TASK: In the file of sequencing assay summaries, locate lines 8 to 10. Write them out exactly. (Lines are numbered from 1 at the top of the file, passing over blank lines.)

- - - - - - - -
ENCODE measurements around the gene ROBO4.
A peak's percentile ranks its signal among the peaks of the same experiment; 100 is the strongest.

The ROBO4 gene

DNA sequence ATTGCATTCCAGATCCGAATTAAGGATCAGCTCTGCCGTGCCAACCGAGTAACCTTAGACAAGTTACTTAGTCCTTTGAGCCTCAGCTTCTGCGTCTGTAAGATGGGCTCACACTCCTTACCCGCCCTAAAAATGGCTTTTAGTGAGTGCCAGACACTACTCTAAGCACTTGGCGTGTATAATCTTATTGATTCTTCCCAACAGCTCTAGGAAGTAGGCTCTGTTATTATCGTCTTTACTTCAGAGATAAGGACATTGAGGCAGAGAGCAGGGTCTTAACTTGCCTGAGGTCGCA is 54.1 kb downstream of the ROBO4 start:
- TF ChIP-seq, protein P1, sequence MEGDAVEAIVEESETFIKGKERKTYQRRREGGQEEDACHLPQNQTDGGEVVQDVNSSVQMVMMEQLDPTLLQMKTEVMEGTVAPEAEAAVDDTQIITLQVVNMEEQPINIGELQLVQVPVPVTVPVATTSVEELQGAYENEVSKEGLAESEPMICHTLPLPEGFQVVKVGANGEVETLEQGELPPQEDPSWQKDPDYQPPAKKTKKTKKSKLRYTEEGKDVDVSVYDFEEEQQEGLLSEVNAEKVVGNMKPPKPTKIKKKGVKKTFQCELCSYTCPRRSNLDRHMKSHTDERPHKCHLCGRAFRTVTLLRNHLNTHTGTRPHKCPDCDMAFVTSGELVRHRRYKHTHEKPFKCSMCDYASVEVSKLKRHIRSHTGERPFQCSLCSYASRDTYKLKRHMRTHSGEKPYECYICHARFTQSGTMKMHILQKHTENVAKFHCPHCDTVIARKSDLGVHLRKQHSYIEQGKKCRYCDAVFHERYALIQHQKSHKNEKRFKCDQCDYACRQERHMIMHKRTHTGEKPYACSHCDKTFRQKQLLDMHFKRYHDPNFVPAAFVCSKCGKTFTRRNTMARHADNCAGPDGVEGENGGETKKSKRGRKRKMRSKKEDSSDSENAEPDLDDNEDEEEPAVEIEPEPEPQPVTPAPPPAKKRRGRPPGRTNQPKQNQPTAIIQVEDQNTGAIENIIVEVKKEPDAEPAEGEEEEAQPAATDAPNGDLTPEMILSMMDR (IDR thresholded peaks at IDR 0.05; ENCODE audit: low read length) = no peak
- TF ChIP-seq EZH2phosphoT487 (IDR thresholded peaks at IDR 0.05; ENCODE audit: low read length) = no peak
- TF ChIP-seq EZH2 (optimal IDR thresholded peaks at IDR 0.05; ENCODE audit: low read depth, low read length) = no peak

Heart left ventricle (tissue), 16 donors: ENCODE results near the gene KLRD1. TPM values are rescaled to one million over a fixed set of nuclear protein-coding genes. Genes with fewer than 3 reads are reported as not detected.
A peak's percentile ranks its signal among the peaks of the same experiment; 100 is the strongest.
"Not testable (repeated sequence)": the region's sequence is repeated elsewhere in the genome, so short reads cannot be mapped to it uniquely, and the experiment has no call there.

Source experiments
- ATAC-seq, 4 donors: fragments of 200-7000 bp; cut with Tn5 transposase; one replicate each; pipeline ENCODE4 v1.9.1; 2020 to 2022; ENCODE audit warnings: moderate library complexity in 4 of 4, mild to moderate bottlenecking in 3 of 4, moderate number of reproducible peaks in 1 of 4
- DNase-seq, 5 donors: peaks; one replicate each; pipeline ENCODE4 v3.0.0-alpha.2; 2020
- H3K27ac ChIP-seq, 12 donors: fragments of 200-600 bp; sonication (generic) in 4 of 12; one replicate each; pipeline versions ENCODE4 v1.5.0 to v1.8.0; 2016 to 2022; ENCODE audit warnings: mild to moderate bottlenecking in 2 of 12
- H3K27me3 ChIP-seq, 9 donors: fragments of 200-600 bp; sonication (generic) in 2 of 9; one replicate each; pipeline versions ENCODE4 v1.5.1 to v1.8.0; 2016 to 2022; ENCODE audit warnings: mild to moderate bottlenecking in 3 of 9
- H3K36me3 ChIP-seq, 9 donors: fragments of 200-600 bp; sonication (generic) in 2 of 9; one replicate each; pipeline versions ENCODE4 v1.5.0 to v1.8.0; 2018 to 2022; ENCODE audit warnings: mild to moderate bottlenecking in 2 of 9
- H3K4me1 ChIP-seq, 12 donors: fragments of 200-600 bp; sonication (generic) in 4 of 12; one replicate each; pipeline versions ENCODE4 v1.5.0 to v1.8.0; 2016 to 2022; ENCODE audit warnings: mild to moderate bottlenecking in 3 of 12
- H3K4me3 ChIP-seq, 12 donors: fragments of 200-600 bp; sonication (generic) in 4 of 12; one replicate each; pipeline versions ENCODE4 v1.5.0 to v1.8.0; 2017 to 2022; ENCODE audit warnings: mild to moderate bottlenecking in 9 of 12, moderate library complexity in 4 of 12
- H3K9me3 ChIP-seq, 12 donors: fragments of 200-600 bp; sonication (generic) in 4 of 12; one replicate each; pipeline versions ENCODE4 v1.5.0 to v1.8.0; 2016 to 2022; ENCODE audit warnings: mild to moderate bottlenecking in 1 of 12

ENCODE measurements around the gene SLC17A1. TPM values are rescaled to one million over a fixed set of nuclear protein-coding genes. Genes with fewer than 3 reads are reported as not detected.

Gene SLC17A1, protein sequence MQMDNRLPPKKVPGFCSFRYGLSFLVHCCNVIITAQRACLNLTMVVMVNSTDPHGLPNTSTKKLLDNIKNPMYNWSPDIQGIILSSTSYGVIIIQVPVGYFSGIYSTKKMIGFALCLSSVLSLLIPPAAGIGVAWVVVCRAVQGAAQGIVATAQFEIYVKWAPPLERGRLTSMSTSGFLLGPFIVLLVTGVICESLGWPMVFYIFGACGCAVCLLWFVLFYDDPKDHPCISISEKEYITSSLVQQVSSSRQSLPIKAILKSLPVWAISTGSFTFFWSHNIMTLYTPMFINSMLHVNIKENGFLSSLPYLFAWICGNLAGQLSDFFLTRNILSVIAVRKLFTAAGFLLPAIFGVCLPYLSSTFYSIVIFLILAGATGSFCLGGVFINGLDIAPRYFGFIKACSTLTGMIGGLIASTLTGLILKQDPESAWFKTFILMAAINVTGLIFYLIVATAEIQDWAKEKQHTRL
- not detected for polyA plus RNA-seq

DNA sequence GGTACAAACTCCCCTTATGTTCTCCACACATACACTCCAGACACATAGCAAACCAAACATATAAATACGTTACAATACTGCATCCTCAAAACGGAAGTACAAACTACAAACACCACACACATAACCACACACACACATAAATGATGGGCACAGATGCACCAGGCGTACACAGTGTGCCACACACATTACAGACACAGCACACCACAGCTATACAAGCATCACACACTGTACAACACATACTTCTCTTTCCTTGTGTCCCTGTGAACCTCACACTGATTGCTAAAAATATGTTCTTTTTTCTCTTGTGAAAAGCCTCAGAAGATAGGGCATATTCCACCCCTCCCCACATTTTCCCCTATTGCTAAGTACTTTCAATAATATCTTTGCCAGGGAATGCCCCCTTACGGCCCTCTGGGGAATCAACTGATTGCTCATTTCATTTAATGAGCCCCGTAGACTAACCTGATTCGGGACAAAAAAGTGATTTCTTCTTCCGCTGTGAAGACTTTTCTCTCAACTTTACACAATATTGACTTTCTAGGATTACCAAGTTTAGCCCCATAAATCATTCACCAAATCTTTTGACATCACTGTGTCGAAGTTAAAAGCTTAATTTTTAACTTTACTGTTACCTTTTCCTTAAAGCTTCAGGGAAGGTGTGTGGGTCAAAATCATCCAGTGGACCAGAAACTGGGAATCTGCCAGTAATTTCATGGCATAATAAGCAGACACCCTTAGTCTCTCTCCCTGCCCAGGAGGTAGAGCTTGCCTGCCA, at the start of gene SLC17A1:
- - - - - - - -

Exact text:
Heart left ventricle (tissue), 16 donors: ENCODE results near the gene KLRD1. TPM values are rescaled to one million over a fixed set of nuclear protein-coding genes. Genes with fewer than 3 reads are reported as not detected.
A peak's percentile ranks its signal among the peaks of the same experiment; 100 is the strongest.
"Not testable (repeated sequence)": the region's sequence is repeated elsewhere in the genome, so short reads cannot be mapped to it uniquely, and the experiment has no call there.